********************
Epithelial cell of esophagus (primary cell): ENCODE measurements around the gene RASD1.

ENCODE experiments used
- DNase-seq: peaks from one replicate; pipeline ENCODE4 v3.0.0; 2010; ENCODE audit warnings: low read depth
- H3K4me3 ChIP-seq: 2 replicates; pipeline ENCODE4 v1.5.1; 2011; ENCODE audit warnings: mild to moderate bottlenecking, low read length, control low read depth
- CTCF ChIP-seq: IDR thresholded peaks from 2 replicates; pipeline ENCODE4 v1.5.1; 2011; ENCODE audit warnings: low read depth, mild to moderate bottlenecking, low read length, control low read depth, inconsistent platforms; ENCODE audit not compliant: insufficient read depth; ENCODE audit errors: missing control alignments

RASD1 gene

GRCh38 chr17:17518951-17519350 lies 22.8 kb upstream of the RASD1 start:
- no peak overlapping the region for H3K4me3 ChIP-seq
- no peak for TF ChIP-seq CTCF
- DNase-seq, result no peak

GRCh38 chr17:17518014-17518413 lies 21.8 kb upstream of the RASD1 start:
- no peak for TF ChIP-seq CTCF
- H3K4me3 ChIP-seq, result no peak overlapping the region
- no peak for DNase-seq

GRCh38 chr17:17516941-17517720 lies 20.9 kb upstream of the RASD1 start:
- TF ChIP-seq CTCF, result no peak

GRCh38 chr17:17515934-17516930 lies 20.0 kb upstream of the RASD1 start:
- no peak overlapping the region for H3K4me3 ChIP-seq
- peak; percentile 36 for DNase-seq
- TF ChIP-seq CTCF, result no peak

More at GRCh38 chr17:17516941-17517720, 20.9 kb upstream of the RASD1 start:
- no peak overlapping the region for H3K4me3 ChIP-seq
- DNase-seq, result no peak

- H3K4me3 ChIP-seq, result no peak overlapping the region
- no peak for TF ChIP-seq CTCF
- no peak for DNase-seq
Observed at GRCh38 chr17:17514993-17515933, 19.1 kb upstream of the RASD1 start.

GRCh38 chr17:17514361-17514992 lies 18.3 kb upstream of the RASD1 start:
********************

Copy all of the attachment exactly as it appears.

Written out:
Epithelial cell of esophagus (primary cell): ENCODE measurements around the gene RASD1.

ENCODE experiments used
- DNase-seq: peaks from one replicate; pipeline ENCODE4 v3.0.0; 2010; ENCODE audit warnings: low read depth
- H3K4me3 ChIP-seq: 2 replicates; pipeline ENCODE4 v1.5.1; 2011; ENCODE audit warnings: mild to moderate bottlenecking, low read length, control low read depth
- CTCF ChIP-seq: IDR thresholded peaks from 2 replicates; pipeline ENCODE4 v1.5.1; 2011; ENCODE audit warnings: low read depth, mild to moderate bottlenecking, low read length, control low read depth, inconsistent platforms; ENCODE audit not compliant: insufficient read depth; ENCODE audit errors: missing control alignments

RASD1 gene

GRCh38 chr17:17518951-17519350 lies 22.8 kb upstream of the RASD1 start:
- no peak overlapping the region for H3K4me3 ChIP-seq
- no peak for TF ChIP-seq CTCF
- DNase-seq, result no peak

GRCh38 chr17:17518014-17518413 lies 21.8 kb upstream of the RASD1 start:
- no peak for TF ChIP-seq CTCF
- H3K4me3 ChIP-seq, result no peak overlapping the region
- no peak for DNase-seq

GRCh38 chr17:17516941-17517720 lies 20.9 kb upstream of the RASD1 start:
- TF ChIP-seq CTCF, result no peak

GRCh38 chr17:17515934-17516930 lies 20.0 kb upstream of the RASD1 start:
- no peak overlapping the region for H3K4me3 ChIP-seq
- peak; percentile 36 for DNase-seq
- TF ChIP-seq CTCF, result no peak

More at GRCh38 chr17:17516941-17517720, 20.9 kb upstream of the RASD1 start:
- no peak overlapping the region for H3K4me3 ChIP-seq
- DNase-seq, result no peak

- H3K4me3 ChIP-seq, result no peak overlapping the region
- no peak for TF ChIP-seq CTCF
- no peak for DNase-seq
Observed at GRCh38 chr17:17514993-17515933, 19.1 kb upstream of the RASD1 start.

GRCh38 chr17:17514361-17514992 lies 18.3 kb upstream of the RASD1 start: